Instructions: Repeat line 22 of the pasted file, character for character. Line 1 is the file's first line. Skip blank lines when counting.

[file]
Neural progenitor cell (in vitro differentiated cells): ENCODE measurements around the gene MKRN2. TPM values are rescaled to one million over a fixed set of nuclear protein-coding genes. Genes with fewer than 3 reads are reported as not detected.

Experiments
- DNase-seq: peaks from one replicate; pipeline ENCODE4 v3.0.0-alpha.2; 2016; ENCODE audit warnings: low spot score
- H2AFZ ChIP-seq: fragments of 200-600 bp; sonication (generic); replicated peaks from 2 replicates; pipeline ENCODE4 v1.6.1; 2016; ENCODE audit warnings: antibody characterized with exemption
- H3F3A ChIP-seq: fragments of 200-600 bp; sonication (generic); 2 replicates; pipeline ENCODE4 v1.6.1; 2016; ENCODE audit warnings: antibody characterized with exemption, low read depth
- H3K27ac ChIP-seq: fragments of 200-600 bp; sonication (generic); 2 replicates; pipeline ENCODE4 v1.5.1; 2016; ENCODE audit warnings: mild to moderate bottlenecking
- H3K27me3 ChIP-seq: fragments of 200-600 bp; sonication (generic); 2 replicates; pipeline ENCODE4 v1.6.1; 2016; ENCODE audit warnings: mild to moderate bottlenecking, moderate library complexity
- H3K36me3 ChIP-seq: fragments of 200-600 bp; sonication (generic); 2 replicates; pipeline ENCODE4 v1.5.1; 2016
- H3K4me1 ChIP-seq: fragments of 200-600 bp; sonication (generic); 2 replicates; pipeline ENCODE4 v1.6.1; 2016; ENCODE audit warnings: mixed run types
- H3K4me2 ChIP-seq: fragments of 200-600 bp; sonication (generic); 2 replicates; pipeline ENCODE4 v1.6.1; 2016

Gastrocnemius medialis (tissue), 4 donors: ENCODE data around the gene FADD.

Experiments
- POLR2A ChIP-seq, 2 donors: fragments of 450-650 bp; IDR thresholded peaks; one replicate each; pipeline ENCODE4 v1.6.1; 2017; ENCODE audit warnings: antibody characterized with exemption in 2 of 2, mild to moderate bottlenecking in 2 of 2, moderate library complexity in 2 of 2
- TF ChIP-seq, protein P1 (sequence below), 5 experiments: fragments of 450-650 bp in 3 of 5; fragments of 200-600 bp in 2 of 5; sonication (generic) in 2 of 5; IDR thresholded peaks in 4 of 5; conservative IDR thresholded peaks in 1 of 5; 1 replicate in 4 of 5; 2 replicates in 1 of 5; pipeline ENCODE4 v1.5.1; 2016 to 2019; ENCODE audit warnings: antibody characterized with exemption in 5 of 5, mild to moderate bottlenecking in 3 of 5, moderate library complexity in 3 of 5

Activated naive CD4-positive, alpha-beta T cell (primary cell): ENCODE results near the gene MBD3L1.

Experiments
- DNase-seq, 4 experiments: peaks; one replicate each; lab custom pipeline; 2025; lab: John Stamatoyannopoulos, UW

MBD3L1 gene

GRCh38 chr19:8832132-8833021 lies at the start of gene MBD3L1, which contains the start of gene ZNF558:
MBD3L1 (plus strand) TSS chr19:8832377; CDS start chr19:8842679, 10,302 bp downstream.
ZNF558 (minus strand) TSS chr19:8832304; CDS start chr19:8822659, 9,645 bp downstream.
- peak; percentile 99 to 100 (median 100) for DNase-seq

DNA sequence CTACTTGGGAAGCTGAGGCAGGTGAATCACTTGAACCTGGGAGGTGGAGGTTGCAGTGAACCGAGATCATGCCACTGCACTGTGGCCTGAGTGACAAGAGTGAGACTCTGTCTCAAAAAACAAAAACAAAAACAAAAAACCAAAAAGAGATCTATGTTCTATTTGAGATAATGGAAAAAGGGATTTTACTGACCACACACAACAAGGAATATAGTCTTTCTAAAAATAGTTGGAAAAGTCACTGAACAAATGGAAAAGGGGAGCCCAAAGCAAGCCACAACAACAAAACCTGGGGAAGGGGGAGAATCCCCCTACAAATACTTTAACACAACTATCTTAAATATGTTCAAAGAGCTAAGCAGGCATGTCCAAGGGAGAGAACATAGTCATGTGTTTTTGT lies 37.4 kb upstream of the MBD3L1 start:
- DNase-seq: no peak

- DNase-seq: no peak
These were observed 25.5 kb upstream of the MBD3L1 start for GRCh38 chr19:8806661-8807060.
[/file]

- peak; percentile 99 to 100 (median 100) for DNase-seq